3. The CSB is usually more literal.
A good example of how the CSB is more literal than the HCSB would be Psalm 1:1, which the CSB translates literally: “How happy is the one who does not walk in the advice of the wicked or stand in the pathway of sinners or sit in the company of mockers.” The HCSB paraphrased the “walk, stand, sit” poetry of Psalm 1:1 this way: “How happy is the man who does not follow the advice of the wicked or take the path of sinners or join a group of mockers!” (Notice again, however, that the HCSB uses “man,” while the CSB uses the gender neutral “one.”)
However, in some places the CSB uses a traditional translation that is not as literal as the HCSB. For example, the CSB translates both doulos (slave) and diakonos (servant) as “servant, deacon” whereas the HCSB translates doulos literally as “slave.”
4. The CSB no longer capitalizes pronouns referring to God.
A fourth major revision of the CSB is that it dropped the capitalization of pronouns referring to God. The HCSB showed reverence to God by capitalizing all pronouns that referred to God, as does the New American Standard Bible (NASB), New King James Version (NKJV), Berean Standard Bible (BSB) and a few others. The CSB does not (nor does the RSV, NRSV, ESV, NIV, KJV or NLT). The CSB translators reasoned that it is not always clear in the context if the reference is to God. Thus we see the difference in John 15:26, a passage which refers to all three persons of the Trinity. This verse is translated by the HCSB: “When the Counselor comes, the One I will send to you from the Father– the Spirit of truth who proceeds from the Father– He will testify about Me.” But John 15:26 is translated this way in the CSB: “When the Counselor comes, the one I will send to you from the Father– the Spirit of truth who proceeds from the Father– he will testify about me.”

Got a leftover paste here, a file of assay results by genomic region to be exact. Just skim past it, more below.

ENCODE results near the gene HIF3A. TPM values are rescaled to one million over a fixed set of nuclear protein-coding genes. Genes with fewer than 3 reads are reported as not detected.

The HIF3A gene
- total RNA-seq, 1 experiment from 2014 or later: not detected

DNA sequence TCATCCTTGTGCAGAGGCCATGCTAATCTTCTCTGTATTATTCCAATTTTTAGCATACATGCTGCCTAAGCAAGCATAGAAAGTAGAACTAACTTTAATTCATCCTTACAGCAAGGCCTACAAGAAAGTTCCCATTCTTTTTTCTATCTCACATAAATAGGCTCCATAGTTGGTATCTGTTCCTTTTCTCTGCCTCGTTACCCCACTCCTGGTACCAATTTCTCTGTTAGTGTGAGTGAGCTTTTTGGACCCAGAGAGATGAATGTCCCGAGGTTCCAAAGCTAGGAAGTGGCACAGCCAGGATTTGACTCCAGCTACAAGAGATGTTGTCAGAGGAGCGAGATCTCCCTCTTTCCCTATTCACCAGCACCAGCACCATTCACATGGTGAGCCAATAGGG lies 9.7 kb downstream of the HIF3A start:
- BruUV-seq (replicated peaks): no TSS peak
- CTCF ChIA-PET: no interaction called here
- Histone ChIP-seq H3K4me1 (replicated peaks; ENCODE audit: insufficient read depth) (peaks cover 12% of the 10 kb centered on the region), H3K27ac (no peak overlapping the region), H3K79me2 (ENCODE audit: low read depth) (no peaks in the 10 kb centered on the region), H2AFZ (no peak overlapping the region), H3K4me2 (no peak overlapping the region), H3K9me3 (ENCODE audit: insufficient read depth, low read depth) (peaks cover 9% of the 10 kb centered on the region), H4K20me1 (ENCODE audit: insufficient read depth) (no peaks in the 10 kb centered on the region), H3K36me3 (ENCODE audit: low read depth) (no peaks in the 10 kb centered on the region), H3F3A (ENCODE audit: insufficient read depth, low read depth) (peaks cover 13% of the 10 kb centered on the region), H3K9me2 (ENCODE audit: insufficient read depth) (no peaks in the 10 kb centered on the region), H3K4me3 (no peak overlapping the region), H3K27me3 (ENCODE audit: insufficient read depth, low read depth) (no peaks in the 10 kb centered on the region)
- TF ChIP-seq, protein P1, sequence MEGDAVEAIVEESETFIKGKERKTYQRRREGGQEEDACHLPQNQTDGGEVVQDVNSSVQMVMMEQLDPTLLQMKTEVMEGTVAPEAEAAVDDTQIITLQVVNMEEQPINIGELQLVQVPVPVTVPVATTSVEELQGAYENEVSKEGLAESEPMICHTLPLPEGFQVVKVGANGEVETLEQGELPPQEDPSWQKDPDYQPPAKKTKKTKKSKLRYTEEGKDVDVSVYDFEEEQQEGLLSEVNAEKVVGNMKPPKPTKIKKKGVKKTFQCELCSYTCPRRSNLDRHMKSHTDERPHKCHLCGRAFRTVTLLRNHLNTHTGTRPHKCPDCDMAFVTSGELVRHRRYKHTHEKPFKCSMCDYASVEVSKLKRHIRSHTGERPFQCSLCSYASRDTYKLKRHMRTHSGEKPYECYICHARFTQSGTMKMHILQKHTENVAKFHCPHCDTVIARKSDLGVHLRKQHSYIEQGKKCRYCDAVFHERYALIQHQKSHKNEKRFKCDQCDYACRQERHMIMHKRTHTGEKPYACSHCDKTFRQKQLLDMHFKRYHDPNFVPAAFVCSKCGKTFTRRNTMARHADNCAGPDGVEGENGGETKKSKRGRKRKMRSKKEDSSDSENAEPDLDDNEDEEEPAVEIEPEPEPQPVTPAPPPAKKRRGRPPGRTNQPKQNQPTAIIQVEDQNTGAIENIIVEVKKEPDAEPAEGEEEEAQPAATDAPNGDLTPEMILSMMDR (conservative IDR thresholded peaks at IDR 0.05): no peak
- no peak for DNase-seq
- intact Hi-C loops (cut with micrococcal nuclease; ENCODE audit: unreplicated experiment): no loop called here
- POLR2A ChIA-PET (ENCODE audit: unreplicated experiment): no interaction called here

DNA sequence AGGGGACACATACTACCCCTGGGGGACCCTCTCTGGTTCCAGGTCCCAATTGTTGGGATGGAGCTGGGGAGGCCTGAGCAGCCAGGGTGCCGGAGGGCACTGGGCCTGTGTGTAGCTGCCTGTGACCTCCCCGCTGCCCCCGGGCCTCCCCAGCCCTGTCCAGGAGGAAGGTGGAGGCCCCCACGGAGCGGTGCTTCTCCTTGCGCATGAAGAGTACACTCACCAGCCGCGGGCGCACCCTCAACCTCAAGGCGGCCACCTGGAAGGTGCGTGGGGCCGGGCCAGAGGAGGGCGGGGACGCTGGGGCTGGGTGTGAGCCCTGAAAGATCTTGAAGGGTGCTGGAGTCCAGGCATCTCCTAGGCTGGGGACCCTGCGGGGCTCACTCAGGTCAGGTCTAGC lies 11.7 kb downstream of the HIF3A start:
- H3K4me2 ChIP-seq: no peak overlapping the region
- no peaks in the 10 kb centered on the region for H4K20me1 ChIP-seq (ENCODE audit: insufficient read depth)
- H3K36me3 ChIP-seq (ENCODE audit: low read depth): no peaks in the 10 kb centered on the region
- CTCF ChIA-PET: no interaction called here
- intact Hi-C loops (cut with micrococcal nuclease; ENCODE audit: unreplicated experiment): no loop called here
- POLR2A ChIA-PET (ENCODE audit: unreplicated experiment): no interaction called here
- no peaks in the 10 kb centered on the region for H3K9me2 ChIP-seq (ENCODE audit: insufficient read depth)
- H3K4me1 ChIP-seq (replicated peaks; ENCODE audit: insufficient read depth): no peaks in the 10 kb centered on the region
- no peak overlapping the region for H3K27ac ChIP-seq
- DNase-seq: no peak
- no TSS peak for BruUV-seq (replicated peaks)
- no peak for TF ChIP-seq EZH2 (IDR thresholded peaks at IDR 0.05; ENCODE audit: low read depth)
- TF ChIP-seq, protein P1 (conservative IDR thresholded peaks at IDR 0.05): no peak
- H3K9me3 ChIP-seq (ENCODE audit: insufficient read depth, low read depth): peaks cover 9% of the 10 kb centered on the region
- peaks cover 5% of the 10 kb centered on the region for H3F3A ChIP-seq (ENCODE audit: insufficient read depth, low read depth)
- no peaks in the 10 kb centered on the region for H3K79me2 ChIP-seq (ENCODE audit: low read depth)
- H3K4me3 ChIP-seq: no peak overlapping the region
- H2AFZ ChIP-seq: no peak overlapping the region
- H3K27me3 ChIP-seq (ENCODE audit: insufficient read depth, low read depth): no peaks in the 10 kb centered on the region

No translation is perfect, as they are made by imperfect people, and language is constantly changing. As I said at the beginning, the CSB has positioned itself between the readable, gender-neutral NIV and the more literal ESV. In doing so, it has eliminated some of the quirky, fascinating translation characteristics of the HCSB. For this reason, I hope that the HCSB will still be available for those who want something different. Each person will need to make his (or her) own choice, and never forget that the Author is God, not man (or humanity).
(For more study on changes from the HCSB to CSB, here is a good resource: https://docs.google.com/document/d/1U7uvZHYsCtSpQdKNwrS6zZYSre-MdY7GbDQZzefWs50/pub)
(You can read Holman’s own list of the changes here: https://csbible.com/ministry/hcsb-to-csb/)
(There is a Facebook group for people who like the HCSB here: https://www.facebook.com/groups/289605548301539)
(And the CSB has a Facebook group as well here: https://www.facebook.com/groups/1278639902253540)